Crunchbase network analysis with Python
Casson Stallings2014-09-05 | 6 min read
Crunchbase recently converted its backend database to a Neo4j graph database. This will give it great flexibility in the future, but for now, the data is exposed similarly to how it always has been: individual entities are retrieved and attribute data must be used to form edges between them prior to any graph analysis. Aside from traversing links manually on the web pages, there are no provisions for graph analysis.
To enable more powerful manipulations of this data, during my time at Zipfian Academy, I created my "Visibly Connected" project. "Visibly Connected" facilitates the construction and network analysis of Crunchbase data and additionally provides data ready to use in NetworkX or Gephi.
Below, I present an analysis of acquisitions represented in the Crunchbase data, along with a description of the techniques I used. Technical details on the software itself are documented in the public project.
The entire Crunchbase data representing companies, financial organizations, and people are stored in the project. Most people will want to access the data using the NetworkX gpickle files for each node type. GraphML files are also available for direct import to Gephi.
The data provided contains over 24,000 financial organizations, 200,000 people, and 200,000 companies. Of these, only 9861 companies were involved with acquisitions.
Building the Graph
Visibly Connected is written in Python and relies on the NetworkX library for network storage and graph analyses. Building the graph is easiest using the GraphBuilder class, a super class of NetworkX's directed graph. Instantiating the graph object and reading nodes is relatively easy as shown in the snippet below. The complete program is found in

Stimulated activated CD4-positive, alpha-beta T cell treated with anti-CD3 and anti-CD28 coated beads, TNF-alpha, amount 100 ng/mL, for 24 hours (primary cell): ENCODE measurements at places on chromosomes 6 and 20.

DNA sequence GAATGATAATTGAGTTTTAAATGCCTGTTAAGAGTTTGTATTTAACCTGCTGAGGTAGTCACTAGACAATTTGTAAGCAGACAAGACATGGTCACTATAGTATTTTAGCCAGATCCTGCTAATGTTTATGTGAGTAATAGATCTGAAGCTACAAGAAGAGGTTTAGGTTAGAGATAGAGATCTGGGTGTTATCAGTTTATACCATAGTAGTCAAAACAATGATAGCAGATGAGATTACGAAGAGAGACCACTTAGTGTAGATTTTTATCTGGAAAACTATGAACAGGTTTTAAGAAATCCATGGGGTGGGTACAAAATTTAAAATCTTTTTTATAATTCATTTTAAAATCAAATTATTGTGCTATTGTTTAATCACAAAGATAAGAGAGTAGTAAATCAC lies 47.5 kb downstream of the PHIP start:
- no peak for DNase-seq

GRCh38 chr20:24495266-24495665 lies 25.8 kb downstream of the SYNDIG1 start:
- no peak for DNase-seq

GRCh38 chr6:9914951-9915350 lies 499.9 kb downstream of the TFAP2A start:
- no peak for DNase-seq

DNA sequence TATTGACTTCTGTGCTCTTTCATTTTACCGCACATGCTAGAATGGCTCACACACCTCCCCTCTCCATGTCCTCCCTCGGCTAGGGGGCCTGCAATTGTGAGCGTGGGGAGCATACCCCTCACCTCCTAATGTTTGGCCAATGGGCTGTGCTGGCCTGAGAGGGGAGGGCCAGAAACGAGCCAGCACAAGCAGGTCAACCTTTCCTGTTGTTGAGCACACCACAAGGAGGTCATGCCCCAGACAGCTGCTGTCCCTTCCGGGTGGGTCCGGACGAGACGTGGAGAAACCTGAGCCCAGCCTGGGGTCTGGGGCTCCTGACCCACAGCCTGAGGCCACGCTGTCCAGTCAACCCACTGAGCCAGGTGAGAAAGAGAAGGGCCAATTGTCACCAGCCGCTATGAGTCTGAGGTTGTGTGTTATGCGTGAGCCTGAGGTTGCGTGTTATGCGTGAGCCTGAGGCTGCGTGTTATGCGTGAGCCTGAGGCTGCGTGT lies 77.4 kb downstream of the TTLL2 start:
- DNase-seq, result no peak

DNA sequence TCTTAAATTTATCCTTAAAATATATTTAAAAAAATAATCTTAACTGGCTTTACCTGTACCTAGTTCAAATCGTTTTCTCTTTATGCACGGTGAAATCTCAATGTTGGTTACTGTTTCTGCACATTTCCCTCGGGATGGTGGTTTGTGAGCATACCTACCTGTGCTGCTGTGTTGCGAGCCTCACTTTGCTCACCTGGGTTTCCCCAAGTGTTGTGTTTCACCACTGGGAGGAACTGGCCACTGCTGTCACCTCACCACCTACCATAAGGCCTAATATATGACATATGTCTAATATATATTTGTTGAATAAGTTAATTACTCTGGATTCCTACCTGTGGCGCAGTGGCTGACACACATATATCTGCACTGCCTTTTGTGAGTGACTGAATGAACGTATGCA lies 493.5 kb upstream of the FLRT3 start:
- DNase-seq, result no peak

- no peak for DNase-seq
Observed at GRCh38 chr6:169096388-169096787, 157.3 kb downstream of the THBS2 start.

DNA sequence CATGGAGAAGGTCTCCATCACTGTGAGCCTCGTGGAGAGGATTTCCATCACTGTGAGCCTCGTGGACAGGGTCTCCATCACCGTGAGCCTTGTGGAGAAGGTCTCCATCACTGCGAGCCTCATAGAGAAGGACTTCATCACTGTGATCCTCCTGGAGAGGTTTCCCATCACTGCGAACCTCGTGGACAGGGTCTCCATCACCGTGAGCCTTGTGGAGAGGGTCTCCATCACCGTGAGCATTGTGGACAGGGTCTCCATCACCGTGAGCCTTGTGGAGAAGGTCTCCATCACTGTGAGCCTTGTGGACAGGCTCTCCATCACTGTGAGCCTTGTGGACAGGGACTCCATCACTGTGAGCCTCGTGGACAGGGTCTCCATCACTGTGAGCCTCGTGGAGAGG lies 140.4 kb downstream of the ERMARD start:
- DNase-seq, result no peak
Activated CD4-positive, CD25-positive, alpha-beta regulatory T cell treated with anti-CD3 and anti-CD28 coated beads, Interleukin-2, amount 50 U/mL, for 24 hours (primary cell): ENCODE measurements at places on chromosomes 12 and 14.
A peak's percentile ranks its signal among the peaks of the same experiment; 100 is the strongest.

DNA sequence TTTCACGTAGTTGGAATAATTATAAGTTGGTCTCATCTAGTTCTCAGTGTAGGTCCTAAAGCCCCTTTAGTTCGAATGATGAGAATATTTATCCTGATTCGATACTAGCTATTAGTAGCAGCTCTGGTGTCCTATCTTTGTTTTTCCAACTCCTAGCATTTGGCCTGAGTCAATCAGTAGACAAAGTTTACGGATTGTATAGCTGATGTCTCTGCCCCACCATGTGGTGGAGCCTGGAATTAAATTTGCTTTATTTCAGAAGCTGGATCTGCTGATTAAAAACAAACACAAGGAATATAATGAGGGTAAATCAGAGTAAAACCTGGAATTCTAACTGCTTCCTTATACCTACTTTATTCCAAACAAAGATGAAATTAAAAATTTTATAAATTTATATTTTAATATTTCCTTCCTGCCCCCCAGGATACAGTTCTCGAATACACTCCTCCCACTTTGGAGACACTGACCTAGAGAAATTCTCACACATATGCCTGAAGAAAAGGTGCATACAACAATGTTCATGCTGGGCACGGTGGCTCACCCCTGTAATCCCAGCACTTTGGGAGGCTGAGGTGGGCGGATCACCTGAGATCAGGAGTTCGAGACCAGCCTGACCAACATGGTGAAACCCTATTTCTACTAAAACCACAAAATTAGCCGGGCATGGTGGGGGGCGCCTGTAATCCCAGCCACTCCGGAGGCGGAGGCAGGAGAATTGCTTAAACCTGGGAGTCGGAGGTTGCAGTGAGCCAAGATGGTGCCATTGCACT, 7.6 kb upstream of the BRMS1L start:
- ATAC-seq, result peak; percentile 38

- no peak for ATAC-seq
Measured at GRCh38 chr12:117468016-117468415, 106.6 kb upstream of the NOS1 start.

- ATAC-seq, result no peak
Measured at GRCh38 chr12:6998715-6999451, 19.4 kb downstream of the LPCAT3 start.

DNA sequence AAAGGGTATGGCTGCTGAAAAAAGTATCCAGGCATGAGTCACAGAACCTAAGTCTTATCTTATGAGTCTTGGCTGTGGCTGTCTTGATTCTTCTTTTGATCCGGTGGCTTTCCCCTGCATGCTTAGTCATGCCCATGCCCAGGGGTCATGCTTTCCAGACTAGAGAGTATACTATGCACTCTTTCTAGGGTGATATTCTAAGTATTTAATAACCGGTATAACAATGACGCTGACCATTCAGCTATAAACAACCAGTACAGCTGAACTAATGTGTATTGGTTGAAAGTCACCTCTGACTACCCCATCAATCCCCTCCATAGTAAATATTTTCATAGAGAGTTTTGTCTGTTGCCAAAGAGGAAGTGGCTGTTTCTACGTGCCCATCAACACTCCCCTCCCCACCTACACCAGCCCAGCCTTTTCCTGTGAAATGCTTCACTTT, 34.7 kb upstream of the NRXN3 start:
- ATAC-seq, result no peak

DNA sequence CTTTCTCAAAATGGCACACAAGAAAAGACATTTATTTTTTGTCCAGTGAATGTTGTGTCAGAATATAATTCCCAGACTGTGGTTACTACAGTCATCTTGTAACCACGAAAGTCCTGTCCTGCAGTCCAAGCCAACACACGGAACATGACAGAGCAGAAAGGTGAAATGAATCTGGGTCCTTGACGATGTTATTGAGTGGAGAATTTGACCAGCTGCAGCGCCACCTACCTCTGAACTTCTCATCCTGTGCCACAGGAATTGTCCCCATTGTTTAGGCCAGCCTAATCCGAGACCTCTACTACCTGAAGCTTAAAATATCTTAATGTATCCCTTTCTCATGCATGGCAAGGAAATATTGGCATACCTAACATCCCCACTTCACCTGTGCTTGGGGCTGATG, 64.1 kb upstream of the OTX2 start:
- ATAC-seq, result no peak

src/graph/build_acquisition_digraph.py. The full program contains a few techniques to trim the unnecessary data from the graph.
COMPANIES_COMPLETE = r'./data/company_complete.pkl'x = gb.GraphBuilder()x.read_gpickle(COMPANIES_COMPLETE)
The relationships, or edges, are built using the attribute data of each node. You provide the node type and a list of relationships. Relationships are limited to those defined in Crunchbase and currently additionally limited to acquisition (being acquired), acquisitions (acquiring others), and Investments (provided funding to a company). Keep in mind one significant bias of open source data: if someone doesn't want the information public they can remove it.
.add_relations_from_nodes('company', ['acquisitions', 'acquisition'])
Congratulations, you have a network. For most analyses you will want to clean it up a bit. Nodes that don't connect to anything tend to be uninteresting in network analysis (a personal judgment.) Small clusters may or may not be of interest. The lines below remove unconnected nodes, and then subgraphs with fewer than four nodes. Filtering, explained in the technical documents, can be used to keep or remove nodes based on arbitrarily complex conditions.
Finally, if you would like to save or export your graph, it's a one-line affair. The GraphML file format can be read directly into Gephi.The gpickle file can be read using the GraphBuilder class or NetworkX.